!.e 0f the a-stems (see I 2_1)29
as_
ich likewise had an -h- (0ahim__j "ihtrft 1 eb_fm
_
___ S1Jp pc:>e_y Jhj-_!I:_.[l
_ _o-PLJ?.
.
_
0ebhif.z). For a different explanation see the following note.
] -.: _
____

_ _

22 BHAYANI (1965: 73) and TAGARE 86 assume that the genitive endings of the as- and
have been blended: Ap. oahum I oaham < *[man] asarrz < [man] as iim X
a l-stems
/

::: :::: \ : :

'
to ya - w
te , R am ay u;t
ra
ya
4 ,42 .53 ). Such a tran s .1'e r m tg
h
ur
s
t h gen. sg .In ahu (see note
S .
2) was changed into 0aho (probabl y) under the influence of fonns such as ma7J-aso < kt
[d e v] ii n ii m (the y coul

ha v

mo

manasaf.z (for another possible transfer of endings from the as- to the a-inflexion see
note 24).

23MCGREGOR

(1968: 138) gives a vocative plural in hau for Braj.

24 This is a univerbation of the old vocative plural of the a-stems and following bho():
Ap. 0ahu < Pkt. 0iiho < Skt. 00 bho [l.z] (see wACKERNAGEL, Altindisch e Gramma it k ill
49a rem., and BLOCH 1985: 142 n. 1). The short a of the Ap. ending oah u(< Pkt. 0tiho)

__c:.;_.- --

:. .

- fI_

anc eps, i.e. short or long (see JACOBI 1921: 1[ 2a] and ALSDORF 1928: 55[ 14]); in

A different explanation starts with the ending of the vocative plural of the as-

inflexion: H.
25

- h
ere.
--

00 < Ap.

0ahu

< Pkt.

oaso

<

Skt. oasaf.z (see

BRAYANI 1965:

As to this development of oaya see ALSDORF (1937: 15-16 n. 1),

73 ).

C
S HWARZSCI-ULD

(1991: 17) andMASICA (1993: 1901229).

If

-I

26

For h
t e loss of inter-vocalic -h- see BLOCH (1965: 69 I 1970: 170).

27 See ALSDORF

(1936: 149 I 1937: 35) andMASICA (1993: 193).

28

Word-rhythm seems to be responsible for the shor tening of the -il- (cf. dhutim

29

It will suffice to give the paradigm of the f-inflexion. The -a-inflexion

<

dhuma- 'smoke').

is due to an Ap. sound law according to which the stem final of nouns is generally

most cases, however, it is short (see JACOBI 1918: 28*and TEDESCO 1945: 160) as it is

parallel.

runs

strictly

- 1.

The noun -

< Pkt. 0io

-I. The noun -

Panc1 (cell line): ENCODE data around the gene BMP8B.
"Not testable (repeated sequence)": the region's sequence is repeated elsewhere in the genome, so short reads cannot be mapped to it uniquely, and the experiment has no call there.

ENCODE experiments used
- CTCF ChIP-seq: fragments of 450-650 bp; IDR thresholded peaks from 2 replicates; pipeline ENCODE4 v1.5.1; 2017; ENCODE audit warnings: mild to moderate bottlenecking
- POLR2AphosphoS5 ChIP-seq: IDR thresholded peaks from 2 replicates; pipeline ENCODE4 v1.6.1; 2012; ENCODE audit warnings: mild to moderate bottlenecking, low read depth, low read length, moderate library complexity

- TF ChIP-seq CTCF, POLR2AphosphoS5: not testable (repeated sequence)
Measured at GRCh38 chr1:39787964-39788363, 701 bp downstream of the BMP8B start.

< Skt. 0ikah

1.2.4. The inflexion of feminine f- and a-stems

# Pkt. 0i{y)assa31 < Skt. 0ikasya

I Pkt. 0ia

The feminine f-34 und a-stems continue the i- and f- and u- and a

feminines of Sanskrit. These have coalesced in Prakrit in one inflexion, the


r and a-stems.35 The fmal of these stems has been shortened in Apa

< Skt.
< Skt. (nom. pl.)

< Pkt. 0iii

0ikah

r
t

------------t----=--------=-1 _J

< Ap.
0i (y)ahum32 <
(x [gen. sg.]
0ihe)

< Pkt.

< Ap. 0i(y)ahu

< Pkt. 0iaho

< Skt. (gen. pl.)

0iyiina1Jl

bhrarp.sa (see note 1 1 and 24) which consequently had only i- and u
fm inines. These have been extended by )'a- (< 0kii- ). Hence the case
of the feminine f- and a-stems36 can be traced back to Sanskrit as
endings
.
.

-follows:

0ikaniim)

< Skt. (voc. pl.)

-
---------- --- --- -

H:i"
;F:

< Ap. 0ia

< Pkt. OZa

< Skt. (nom. sg.)


1kii

< Ap. 0ihi I


0ihe (: 0ahe)37

< Pkt. CZe

< Pali (obi. case)

< Ap. 0ii!

< Pkt. OZe

< Skt. (voc. sg.)

0Zyii38 (# Skt. o[ijya)


1ke

34 There are some steins in

'1-, almost all abstract nolUIS loaned from Sanskrit. The same

endings are added to them as to the feminine f-stems.

30 The masculine i-stems have taken over the ending

he from the feminine i-sterns (see

AI.SOORF 1937: 21). On this ending see note 37.

31

This ending would have resulted in something like (Ap.) *0iyahu. What is